As both Katerina Maštovská (Covance Inc), and Jana Hajšlová (Institute of Chemical Technology [ICT], Prague) both pointed out in their recent talks at the 1st International Symposium on Recent Developments in Pesticide Analysis, (link to our web page for symposium), while mass spectrometry instrument innovations, especially over the past 20 years, have consistently made it easier and easier to detect lower and lower levels of pesticides, toxins, and other contaminants in food and dietary supplements, the challenge of detecting more and more numbers of these pesticides compounds has grown significantly.
Challenges of a Global Food Supply
The globalization of our food supply has challenged food safety scientists with several concerns. The food needing to be tested could be from any part of the world. Differences in regulatory issues between countries, unknown applications of pesticides, unknown potential environmental contamination with pesticides and other toxins, and global sourcing of raw materials and distribution of products, means that food safety testing laboratories must look for a wider and wider list of potential residues.
In fact, both Katerina Maštovská and Jana Hajšlová raised the question of whether it is even suitable anymore to do targeted analysis (in which a specific list of compounds is interrogated) or whether an untargeted approach with high-resolution accurate mass spectrometry (HRAM) is a more appropriate approach due to its ability to perform retrospective analysis of the sample for additional contaminants.
Challenges in the Analysis of Dietary Supplements
Dietary supplements pose additional special challenges for food safety scientists. Firstly, they are often extracts, which can mean any contaminants that are present may be concentrated compared to the amount a person would get from eating a typical amount of the food from which the extract came. Supplements, such as teas, extracts, oils, and herbal capsules, can also pose special sample preparation challenges.
Finally, dietary supplements can carry additional concerns about natural toxins that may be present, such as mycotoxins or pyrrolizidine alkaloids. Mycotoxins and pyrrolizidine alkaloids can be damaging to your liver as well as causing other problems.
To this end, robust multi-residue analytical methods are a must.
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Multi-Residue Chromatography & Mass Spectrometry Analytical Methods
Hajšlová recently published a paper with Zbynek Dzuman, Milena Zachariasova, and Zdenka Veprikova from ICT Prague and our own colleague at Thermo Fisher Scientific, Michal Godula, titled, Multi-analyte high performance liquid chromatography coupled to high resolution tandem mass spectrometry method for control of pesticide residues, mycotoxins, and pyrrolizidine alkaloids, (link to article abstract). They describe the development of a method for 323 pesticide residues, 55 mycotoxins, and 11 plant toxins (pyrrolizidine alkaloids) using one of our Thermo Scientific Dionex UltiMate 3000 HPLC systems coupled to one of our Thermo Scientific Q Exactive Hybrid Quadrupole-Orbitrap Mass Spectrometer.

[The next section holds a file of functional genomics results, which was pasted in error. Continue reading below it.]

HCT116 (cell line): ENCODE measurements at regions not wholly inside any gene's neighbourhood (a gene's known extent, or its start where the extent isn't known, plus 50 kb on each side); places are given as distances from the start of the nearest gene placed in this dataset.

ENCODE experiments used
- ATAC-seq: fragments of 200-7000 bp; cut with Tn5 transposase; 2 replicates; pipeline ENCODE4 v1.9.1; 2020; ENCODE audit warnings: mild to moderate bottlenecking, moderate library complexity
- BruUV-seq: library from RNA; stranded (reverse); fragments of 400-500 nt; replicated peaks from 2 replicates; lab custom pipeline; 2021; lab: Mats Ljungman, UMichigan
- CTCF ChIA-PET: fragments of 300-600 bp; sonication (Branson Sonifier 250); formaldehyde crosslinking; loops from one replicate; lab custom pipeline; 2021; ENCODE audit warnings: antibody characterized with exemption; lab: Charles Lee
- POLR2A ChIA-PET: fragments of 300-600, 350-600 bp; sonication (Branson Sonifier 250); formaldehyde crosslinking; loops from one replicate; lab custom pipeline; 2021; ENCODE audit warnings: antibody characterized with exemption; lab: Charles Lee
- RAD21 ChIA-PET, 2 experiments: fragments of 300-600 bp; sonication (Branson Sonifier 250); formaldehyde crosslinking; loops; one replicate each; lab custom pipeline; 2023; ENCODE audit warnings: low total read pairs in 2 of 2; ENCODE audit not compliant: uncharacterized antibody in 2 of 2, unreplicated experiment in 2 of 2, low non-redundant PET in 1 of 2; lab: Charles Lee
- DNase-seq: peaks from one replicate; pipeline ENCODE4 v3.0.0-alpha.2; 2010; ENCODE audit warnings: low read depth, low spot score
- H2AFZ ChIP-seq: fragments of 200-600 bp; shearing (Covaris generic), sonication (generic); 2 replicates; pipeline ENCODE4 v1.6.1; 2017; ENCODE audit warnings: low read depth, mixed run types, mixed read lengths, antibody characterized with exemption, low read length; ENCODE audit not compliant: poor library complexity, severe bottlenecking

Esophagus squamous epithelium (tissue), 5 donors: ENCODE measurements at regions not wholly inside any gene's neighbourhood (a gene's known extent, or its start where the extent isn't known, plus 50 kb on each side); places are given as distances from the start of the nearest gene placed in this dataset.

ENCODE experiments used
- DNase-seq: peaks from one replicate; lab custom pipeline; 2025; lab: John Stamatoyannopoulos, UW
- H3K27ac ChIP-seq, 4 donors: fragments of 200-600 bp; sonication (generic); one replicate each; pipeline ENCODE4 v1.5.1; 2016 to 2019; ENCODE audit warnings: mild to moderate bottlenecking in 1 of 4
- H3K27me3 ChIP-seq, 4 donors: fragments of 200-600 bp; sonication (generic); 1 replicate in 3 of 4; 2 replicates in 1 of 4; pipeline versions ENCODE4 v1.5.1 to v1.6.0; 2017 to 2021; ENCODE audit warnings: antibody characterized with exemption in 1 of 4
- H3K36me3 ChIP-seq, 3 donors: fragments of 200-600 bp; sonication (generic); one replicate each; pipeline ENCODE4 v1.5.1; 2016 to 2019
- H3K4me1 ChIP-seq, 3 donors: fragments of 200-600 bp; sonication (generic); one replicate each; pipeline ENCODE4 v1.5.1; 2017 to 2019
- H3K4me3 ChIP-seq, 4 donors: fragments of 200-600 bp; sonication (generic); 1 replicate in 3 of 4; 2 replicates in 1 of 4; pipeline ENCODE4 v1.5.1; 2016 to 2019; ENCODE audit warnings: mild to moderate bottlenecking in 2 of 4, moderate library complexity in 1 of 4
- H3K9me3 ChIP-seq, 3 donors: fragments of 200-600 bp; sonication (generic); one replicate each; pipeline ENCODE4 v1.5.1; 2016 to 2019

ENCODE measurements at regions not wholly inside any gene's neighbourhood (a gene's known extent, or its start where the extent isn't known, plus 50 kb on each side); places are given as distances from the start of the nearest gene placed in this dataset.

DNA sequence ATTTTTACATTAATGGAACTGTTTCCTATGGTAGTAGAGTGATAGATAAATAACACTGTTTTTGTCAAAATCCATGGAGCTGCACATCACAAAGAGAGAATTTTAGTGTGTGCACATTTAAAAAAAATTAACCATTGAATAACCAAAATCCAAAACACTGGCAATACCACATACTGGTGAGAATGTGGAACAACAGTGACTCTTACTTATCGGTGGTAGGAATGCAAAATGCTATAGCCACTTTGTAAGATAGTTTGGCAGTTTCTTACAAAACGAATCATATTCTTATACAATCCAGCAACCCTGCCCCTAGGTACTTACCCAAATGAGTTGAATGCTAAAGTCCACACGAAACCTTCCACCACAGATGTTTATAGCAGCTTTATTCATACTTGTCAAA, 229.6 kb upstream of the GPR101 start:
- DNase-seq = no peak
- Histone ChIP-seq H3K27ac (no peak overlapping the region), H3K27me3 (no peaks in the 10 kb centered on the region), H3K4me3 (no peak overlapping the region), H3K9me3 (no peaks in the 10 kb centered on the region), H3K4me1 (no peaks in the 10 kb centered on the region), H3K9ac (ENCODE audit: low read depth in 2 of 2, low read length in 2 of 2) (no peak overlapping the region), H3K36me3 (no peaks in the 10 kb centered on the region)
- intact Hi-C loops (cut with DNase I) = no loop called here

Many of the analytes included in the method are considered troublesome to analyze, such as polar compounds with poor retention in reversed-phase chromatography. The method was validated in leek, wheat, and tea, which were prepared using a QuEChERS-based method using an optimized extraction protocol with extended extraction times in both acidified water to protect base-sensitive pesticides and acetonitrile.
For the HPLC separation, one of our Thermo Scientific Accucore aQ polar-endcapped LC columns (150 mm x 2.1 mm) was evaluated. A 20-min separation gradient was employed with water and methanol buffered with 5mM ammonium acetate (for ESI(-) mode) or 5mM ammonium formate in water and methanol, both acidified with 0.1% v/v formic acid (for ESI(+) mode), followed by a 5.5 minute wash and equilibration.
In addition to demonstrating good retention, resolution, and peak shape for even the polar compounds, the authors noted that the solid-core particle HPLC column demonstrated low backpressure and excellent lifetime, withstanding about 2000 injections of the relatively dirty extracts. For the mass spectrometry, a full MS/data-dependent MS2 experiment was set up. Resolutions of 70,000 (FWHM) and 17,500 were used for MS and MS/MS measurement, respectively. A library of target analytes was created via direct infusion.
The method was assessed against SANCO/12571/2013, the European guidance document on analytical control and validation procedures for pesticide residues analysis (link to guidance document). From the 389 analytes included in the method, two fragment ions were identified for 313 (80.5%) of the analytes. All remaining analytes were confirmed by detection of at least one highly accurate (< 5 ppm) fragment ion. Demonstrated recoveries, linearity, and repeatability were all excellent.
In her talk at the Symposium, Jana Hajšlová showed some additional results from a study of herbal supplements her lab performed. They found pesticides exceeding Maximum Residue Limits (MRLs) in about half of the 23 tea samples and detected 6 of the 11 pyrrolizidine alkaloids in their method. Mycotoxins were also detected, especially in the milk thistle sample, a supplement meant to protect your liver (link to WebMD)! Milk thistle was one of the supplements I was thinking of adding to my regimen but I have to admit that seeing this data has made me give it a second thought.
Additional Resources for Pesticides Analysis
Besides downloading over 15 talks, including those by Jana Hajšlová, Katerina Maštovská, on our symposium web page linked to in the second paragraph, I also invite you to visit our Pesticides Residues web page for many on-demand webinars, application notes, and more.
What is the biggest challenge in your contaminant analysis of dietary supplements? Give us your feedback in the comments box below.